Thursday, 10 August 2017

Claude Thornhill born 10 August 1909

Claude Thornhill (August 10, 1909 – July 1, 1965) was an American pianist, arranger, composer, and bandleader. He composed the jazz and pop standards "Snowfall" and "I Wish I Had You".Although some of his recordings were on the periphery of jazz and his orchestra was at its most popular in the early '40s, Claude Thornhill's main importance to jazz was the influence that his arrangements and orchestra's sound had on cool jazz of the late '40s. 

As a youth, he was recognized as an extraordinary talent and formed a travelling duo with Danny Polo, a musical prodigy on the clarinet and trumpet from nearby Clinton, Indiana. As a student at Garfield High School in Terre Haute, he played with several theatre bands. Thornhill entered the Cincinnati Conservatory of Music at age sixteen. 

Thornhill and clarinetist Artie Shaw started their careers at the Golden Pheasant in Cleveland, Ohio, with the Austin Wiley Orchestra. Thornhill and Shaw went to New York together in 1931. Thornhill went to the West Coast in the late 1930s with the Bob Hope Radio Show and arranged for Judy Garland in Babes in Arms. 

In 1935, he played on sessions with Glenn Miller, including "Solo Hop", which was released on Columbia Records. He also played with Paul Whiteman, Benny Goodman, Ray Noble, and Billie Holiday. He arranged "Loch Lomond" and "Annie Laurie" for Maxine Sullivan. Although he recorded as a leader in 1937, it was in 1939 he founded the Claude Thornhill Orchestra. Danny Polo was his lead clarinet player. Although the Thornhill band was a sophisticated dance band, it became known for its superior jazz musicians.  

The band, featuring long tones played by horns that de-emphasized vibrato, had an unusual sound that sometimes accompanied the leader's tinkling piano. The instrumentation included two French horns and a tuba; sometimes all six of the reeds played clarinets in unison. Although classified by some as a sweet rather than swing band (since the group played a lot of ballads), with the addition in 1941 of Gil Evans as one of the arrangers, the recordings of Thornhill's orchestra attracted a lot of attention in the jazz world.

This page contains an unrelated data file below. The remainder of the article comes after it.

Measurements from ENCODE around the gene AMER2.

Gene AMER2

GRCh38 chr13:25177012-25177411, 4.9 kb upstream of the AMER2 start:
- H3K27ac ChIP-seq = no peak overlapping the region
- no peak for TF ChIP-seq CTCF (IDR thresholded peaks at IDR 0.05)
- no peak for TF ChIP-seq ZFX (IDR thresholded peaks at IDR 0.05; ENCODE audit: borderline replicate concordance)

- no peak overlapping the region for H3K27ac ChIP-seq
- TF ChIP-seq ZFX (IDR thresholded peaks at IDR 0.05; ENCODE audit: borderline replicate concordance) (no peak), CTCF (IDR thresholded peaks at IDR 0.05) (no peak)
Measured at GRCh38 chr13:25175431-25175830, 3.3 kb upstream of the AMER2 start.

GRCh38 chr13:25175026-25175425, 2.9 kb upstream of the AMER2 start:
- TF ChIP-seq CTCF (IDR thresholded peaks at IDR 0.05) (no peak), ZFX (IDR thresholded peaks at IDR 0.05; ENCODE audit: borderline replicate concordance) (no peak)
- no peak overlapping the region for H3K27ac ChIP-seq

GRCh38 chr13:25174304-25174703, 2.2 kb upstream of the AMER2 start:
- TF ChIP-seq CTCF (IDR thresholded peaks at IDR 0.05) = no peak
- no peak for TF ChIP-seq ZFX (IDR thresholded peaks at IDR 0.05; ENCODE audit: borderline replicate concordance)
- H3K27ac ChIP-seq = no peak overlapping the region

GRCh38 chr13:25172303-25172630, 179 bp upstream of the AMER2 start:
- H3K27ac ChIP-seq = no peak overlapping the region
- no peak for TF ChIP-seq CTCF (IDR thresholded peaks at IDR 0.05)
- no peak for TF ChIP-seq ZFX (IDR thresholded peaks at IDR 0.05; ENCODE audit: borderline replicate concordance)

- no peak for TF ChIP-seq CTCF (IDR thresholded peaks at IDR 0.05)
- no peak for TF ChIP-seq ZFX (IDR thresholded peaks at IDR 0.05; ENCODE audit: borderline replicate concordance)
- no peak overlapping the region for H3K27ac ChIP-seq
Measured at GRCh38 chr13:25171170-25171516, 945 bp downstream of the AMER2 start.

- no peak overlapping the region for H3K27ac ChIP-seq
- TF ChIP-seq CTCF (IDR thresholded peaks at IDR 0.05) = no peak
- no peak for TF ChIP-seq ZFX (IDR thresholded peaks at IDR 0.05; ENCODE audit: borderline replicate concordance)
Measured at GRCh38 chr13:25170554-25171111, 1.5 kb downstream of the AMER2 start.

Thornhill encouraged the musicians to develop cool-sounding tones. The band was popular with both musicians and the public. Miles Davis's Birth of the Cool nonet was modelled in part on Thornhill's sound and unconventional instrumentation. The band's most successful records were "Snowfall", "A Sunday Kind of Love", and "Love for Love".

Claude Thornhill's compositions included the standard "Snowfall", "I Wish I Had You", recorded by Billie Holiday and Fats Waller, "Let's Go", "Shore Road", "Portrait of a Guinea Farm", "Lodge Podge", "Rustle of Spring", "It's Time for Us to Part", "It Was a Lover and His Lass", "The Little Red Man", "Memory of an Island", and "Where Has My Little Dog Gone?" 

Thornhill was playing at the Paramount Theatre in New York for $10,000 a week in 1942 when he enlisted in the U.S. Navy. As
chief musician, he performed shows across the Pacific Theatre with Jackie Cooper as his drummer and Dennis Day as his vocalist. In 1946, he was discharged from the Navy and reunited his ensemble. Danny Polo, Gerry Mulligan, and Barry Galbraith returned with new members, Red Rodney, Lee Konitz, Joe Shulman, and Bill Barber.However, by then the pianist's glory days were over. In the mid 1950s, Thornhill was briefly Tony Bennett's musical director.

He offered his big band library to Gerry Mulligan when Mulligan formed the Concert Jazz Band, but Gerry regretfully declined the gift, since his instrumentation was different. A large portion of his extensive library of music is currently held by Drury University in Springfield, Missouri. 

Thornhill continued touring the country, leading bands on a part-time basis playing at college proms and large dance pavilions into the early '60s.  He downsized to a sextet (plus himself) to make a final recording, for Bill Borden's Monmouth-Evergreen label, in 1963. Claude was largely neglected and forgotten during his final 15 years. He died July 1, 1965, Caldwell, NJ, from a heart attack. 

In 1984, Claude Thornhill was inducted into the Big Band and Jazz Hall of Fame. (Compiled mainly from Wikipedia & All Music)

Here is an excerpt from the complete 26 minute telecast on The Big Bands (WGN-TV) from early 1965. Thornhill died July 1, 1965 so this is likely his last preserved live performance.


boppinbob said...

For “Claude Thornhill Orchestra - The Real Birth Of The Cool” go here:

1. Snowfall 3:00
2. Arab Dance 4:24
3. Sunday Kind Of Love 3:26
4. We Knew It All The Time 3:10
5. Early Autumn 2:50
6. La Paloma 4:30
7. La Paloma 6:03
8. Anthropology 3:03
9. The Troubador 4:45
10. Sorta Kinda 2:26
11. Robbin's Nest 3:15
12. Lover Man 3:25
13. Polka Dots And Moonbeams 3:16
14. Happy Stranger 3:28
15. Donna Lee 3:01
16. Yardbird Suite 3:18
17. Let's Call It A Day 3:16

A big thank you to schnick schnack mixmax.blogspot for active link

Dr. Fu Man Chu said...

Thank you for spreading good music !!!

Greetings from Germany